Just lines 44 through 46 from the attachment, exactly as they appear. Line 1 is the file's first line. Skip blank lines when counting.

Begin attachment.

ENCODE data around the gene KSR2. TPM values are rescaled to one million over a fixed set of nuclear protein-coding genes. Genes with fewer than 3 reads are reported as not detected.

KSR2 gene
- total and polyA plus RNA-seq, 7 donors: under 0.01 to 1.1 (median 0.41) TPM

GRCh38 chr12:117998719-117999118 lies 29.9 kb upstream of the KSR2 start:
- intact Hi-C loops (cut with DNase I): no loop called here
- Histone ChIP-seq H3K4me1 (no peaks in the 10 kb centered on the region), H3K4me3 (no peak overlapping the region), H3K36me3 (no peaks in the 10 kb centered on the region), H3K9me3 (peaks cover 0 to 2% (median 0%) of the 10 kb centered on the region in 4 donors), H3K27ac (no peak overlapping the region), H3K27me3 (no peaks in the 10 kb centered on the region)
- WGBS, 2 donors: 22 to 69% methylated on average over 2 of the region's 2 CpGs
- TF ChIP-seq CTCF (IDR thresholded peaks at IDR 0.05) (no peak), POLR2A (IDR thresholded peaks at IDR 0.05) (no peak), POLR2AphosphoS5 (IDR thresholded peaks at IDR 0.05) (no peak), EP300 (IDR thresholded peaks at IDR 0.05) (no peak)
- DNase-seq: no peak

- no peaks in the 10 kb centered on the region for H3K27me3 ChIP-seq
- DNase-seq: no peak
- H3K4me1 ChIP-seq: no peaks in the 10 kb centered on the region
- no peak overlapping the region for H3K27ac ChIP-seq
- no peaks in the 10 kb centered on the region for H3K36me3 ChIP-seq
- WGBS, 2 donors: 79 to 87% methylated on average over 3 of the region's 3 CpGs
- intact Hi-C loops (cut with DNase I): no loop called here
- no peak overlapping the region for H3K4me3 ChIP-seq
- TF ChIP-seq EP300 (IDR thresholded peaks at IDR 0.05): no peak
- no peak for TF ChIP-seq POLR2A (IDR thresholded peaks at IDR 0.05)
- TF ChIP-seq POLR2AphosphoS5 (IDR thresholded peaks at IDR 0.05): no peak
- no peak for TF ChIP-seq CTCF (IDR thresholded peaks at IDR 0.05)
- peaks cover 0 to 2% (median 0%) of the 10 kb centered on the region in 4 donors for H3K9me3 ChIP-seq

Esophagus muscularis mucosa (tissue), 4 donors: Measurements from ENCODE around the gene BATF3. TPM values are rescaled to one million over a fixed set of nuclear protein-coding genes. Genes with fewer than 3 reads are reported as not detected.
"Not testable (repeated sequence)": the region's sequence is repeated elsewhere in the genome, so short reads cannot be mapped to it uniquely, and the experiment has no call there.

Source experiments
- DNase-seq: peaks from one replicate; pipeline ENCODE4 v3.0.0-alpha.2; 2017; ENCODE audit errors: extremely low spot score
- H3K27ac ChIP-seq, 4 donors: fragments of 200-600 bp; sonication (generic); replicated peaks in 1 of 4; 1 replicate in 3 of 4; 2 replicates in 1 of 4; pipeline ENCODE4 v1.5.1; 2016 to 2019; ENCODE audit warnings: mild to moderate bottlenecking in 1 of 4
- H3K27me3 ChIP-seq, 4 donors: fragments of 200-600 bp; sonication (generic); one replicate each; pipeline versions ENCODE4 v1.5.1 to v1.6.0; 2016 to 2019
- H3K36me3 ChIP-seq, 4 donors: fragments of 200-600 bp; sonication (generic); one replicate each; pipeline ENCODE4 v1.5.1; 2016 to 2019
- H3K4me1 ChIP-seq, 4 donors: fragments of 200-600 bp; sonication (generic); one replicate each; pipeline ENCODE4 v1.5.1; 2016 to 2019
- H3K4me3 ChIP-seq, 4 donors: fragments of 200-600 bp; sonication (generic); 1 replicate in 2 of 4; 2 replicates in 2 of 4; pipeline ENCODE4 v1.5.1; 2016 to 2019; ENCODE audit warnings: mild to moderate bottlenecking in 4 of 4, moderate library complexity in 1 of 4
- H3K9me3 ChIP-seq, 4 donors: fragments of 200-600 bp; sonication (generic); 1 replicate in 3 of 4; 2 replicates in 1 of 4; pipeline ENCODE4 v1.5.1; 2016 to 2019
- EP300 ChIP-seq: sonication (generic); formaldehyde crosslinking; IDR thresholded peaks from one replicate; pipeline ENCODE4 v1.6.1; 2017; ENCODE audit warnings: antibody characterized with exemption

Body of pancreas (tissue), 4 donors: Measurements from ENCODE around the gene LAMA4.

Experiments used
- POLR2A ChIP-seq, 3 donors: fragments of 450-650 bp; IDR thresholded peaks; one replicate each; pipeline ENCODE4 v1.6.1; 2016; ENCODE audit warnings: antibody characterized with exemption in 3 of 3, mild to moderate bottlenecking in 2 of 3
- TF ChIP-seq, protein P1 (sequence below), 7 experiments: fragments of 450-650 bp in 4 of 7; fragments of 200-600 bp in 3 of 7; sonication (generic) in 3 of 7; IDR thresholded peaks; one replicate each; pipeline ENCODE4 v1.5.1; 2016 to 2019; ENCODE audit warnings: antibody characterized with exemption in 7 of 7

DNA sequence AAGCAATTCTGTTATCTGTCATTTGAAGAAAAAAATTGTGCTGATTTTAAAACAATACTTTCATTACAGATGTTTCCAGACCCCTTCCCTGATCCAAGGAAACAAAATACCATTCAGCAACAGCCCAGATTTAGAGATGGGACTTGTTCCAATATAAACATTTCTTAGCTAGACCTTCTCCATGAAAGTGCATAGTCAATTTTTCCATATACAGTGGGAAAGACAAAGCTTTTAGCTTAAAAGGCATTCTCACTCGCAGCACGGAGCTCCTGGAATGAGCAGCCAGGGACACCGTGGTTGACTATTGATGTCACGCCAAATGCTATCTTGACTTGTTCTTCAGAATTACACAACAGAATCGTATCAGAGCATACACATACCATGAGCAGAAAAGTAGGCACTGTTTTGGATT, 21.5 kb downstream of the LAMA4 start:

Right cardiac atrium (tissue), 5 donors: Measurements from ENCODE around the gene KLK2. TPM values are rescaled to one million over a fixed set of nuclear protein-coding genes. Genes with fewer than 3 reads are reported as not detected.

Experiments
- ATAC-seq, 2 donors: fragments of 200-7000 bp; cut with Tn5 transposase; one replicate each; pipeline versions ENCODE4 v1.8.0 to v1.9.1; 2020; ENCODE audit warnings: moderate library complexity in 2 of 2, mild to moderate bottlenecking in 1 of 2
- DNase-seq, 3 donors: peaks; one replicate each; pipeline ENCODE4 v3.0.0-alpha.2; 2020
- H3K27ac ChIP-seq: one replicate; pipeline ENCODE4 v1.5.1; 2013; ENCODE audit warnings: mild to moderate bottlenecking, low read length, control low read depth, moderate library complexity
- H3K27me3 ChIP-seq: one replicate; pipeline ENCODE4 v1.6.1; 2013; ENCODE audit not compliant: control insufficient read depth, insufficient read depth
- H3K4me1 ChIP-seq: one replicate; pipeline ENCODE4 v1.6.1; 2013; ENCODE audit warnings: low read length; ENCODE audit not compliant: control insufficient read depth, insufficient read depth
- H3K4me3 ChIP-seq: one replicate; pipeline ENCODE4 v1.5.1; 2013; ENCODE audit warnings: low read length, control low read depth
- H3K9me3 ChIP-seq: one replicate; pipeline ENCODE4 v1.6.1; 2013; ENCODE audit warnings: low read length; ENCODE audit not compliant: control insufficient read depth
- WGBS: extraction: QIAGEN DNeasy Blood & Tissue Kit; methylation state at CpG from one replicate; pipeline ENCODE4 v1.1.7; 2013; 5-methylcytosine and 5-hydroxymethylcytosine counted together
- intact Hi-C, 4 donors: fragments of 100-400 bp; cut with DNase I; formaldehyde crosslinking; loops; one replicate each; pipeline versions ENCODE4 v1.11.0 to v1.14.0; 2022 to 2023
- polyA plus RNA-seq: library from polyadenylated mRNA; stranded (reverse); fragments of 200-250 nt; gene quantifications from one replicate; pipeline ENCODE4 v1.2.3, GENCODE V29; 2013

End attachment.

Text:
- H3K27me3 ChIP-seq: one replicate; pipeline ENCODE4 v1.6.1; 2013; ENCODE audit not compliant: control insufficient read depth, insufficient read depth
- H3K4me1 ChIP-seq: one replicate; pipeline ENCODE4 v1.6.1; 2013; ENCODE audit warnings: low read length; ENCODE audit not compliant: control insufficient read depth, insufficient read depth
- H3K4me3 ChIP-seq: one replicate; pipeline ENCODE4 v1.5.1; 2013; ENCODE audit warnings: low read length, control low read depth